In spite of Golisano’s track record, the administration of Ave Maria University chose to buy Golisano’s rhetoric, rather than the reality. This is no surprise.
Chilling Speech and Limiting Freedom of Movement
Golisano’s honoring gave way to a scandal, which was widely covered by print, Internet, and television media — mostly drawn by the fact that the university’s administration chose to ban this journalist from the press conference where Golisano was being honored. An amazing fact, given that I was the only Catholic journalist who would have been present at this press conference — one reporting for a prominent Catholic newspaper (The Wanderer) — after having secured the necessary press invitation from the university’s public relations/media firm.
But the university’s administration took it a step further. In a draconian approach, they chose to also indefinitely ban me from the entire university campus private property, comprised of over 900 acres!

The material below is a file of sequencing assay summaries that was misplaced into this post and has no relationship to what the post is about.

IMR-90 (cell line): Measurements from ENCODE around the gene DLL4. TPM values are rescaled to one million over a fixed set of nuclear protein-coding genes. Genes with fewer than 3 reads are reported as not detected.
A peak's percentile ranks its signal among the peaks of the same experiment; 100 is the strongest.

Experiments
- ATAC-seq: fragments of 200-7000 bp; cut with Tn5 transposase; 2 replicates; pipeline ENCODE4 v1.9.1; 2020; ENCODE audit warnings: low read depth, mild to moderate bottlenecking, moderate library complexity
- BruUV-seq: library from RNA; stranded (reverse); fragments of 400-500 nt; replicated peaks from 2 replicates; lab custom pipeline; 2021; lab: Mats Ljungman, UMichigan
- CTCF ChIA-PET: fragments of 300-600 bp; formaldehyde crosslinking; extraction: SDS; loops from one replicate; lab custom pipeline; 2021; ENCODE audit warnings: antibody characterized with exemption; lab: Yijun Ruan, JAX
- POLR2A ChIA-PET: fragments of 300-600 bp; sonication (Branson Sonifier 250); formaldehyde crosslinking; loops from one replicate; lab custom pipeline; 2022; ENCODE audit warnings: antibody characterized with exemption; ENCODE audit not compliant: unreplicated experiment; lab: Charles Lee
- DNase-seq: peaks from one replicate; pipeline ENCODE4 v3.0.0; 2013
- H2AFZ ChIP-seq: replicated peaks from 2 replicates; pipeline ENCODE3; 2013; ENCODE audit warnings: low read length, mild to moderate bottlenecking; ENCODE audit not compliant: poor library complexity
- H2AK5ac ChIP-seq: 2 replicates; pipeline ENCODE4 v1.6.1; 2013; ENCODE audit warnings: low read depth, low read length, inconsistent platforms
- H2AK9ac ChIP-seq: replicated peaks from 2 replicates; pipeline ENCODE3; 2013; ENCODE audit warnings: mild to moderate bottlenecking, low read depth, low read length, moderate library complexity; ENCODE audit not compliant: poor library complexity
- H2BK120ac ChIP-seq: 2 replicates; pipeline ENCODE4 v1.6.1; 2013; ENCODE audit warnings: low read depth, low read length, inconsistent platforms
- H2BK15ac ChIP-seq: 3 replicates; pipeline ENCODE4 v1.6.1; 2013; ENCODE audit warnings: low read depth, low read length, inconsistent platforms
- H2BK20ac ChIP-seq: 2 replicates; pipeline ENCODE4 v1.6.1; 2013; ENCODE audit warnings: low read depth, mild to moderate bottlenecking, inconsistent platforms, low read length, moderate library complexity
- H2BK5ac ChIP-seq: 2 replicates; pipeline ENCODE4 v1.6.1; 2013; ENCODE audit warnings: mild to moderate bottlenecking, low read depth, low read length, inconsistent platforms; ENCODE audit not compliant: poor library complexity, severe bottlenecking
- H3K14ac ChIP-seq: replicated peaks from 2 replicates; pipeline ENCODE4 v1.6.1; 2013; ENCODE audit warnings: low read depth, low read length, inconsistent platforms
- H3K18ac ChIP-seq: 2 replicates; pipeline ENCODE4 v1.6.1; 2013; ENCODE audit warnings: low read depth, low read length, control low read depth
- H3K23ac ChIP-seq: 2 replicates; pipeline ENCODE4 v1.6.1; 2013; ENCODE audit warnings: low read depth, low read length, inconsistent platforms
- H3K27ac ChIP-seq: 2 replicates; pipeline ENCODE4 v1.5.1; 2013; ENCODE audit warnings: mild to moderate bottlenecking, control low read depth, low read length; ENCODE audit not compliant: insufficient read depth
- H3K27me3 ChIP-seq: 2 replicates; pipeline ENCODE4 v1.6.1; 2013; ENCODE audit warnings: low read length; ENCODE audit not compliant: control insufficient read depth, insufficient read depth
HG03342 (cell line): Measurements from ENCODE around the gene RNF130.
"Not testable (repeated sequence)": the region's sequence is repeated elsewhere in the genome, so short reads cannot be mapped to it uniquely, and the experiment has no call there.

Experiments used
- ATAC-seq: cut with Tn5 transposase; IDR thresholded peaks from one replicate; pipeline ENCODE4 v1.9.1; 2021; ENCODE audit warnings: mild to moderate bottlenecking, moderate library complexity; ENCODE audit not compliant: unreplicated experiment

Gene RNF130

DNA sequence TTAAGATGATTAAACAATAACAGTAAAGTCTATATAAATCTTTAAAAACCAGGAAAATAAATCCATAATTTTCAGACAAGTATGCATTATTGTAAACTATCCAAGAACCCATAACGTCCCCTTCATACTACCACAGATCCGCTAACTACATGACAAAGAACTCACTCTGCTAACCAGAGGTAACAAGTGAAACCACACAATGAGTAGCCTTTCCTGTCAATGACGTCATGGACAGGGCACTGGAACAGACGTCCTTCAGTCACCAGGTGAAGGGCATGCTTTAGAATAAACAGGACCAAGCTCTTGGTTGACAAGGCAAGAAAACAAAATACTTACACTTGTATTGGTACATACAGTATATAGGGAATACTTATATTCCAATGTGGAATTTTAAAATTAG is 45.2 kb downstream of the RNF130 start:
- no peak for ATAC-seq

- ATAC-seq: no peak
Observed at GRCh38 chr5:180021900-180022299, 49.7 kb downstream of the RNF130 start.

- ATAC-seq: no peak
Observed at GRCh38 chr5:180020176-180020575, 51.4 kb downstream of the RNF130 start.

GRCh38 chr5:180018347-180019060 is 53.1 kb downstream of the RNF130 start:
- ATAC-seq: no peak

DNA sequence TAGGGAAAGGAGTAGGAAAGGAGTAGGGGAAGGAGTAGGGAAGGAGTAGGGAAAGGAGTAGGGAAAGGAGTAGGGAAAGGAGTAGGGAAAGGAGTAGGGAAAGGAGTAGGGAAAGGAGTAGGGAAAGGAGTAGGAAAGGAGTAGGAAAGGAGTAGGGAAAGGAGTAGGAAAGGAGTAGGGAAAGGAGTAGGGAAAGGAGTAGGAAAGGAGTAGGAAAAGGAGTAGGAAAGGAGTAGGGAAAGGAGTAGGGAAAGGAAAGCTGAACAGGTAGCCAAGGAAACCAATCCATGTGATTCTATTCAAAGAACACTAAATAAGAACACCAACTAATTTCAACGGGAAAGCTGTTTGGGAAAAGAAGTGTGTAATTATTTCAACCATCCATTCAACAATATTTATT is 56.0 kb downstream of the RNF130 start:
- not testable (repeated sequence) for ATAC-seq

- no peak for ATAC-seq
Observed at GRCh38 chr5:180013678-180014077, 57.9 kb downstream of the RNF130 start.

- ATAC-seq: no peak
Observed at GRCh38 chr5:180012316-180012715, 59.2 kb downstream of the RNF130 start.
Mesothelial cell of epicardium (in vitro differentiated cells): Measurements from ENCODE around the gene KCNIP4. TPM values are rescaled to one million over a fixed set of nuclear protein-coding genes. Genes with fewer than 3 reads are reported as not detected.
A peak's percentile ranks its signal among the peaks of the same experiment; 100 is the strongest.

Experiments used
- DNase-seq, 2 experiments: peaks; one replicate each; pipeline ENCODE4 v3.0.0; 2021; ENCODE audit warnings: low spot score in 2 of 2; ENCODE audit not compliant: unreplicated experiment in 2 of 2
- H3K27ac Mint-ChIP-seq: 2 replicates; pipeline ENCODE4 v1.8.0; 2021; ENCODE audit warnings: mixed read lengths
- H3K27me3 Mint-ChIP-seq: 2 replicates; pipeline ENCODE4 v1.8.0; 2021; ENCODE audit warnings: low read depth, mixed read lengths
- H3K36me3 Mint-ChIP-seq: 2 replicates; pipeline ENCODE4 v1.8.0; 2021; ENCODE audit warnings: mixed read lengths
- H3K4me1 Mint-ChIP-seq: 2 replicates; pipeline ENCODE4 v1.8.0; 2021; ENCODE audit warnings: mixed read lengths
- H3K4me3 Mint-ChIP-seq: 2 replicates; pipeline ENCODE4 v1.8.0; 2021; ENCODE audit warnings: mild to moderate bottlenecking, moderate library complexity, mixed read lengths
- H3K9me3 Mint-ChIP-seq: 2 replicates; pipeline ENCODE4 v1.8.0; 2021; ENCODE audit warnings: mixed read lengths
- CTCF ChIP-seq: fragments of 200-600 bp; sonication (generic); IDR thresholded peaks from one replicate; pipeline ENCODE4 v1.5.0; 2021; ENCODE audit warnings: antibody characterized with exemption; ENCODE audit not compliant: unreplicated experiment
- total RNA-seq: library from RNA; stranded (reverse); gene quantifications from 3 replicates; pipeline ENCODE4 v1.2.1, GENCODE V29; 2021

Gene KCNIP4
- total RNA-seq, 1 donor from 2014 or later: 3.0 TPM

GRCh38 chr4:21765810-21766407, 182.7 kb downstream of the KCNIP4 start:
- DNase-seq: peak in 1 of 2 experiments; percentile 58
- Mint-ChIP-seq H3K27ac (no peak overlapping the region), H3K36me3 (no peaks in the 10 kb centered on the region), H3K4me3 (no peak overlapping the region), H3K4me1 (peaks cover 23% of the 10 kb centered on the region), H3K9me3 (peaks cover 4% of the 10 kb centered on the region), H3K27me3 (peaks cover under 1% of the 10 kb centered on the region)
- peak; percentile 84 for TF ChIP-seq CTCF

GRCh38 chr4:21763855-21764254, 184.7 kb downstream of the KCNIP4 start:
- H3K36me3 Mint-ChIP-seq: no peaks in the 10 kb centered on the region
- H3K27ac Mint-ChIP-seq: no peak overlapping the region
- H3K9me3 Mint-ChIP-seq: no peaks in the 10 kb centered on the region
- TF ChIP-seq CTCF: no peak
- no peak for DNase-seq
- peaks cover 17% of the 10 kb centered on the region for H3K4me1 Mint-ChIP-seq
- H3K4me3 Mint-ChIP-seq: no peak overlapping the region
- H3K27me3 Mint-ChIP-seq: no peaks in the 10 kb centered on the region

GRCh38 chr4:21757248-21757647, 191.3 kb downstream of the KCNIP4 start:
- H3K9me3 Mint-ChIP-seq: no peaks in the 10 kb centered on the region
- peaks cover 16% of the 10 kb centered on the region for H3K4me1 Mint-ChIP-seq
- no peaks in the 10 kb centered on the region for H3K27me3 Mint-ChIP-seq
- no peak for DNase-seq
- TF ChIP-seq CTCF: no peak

Nineteen days before Golisano’s honoring, Ave Maria University President, Nick Healy, also stated on television during his interview for the Naples Daily News show “One on One With Jeff Lytle” that “there is never any attempt to restrict the public” from the university.
Well, not only am I forbidden to enter the university campus as a journalist, resident, and taxpayer inside this district, but FOX Television News reporters were also banned from entering the university campus, with or without cameras — after my ban was set in motion.
This pattern of rhetoric, which is contradicted by actions, is consistent with Golisano’s approach.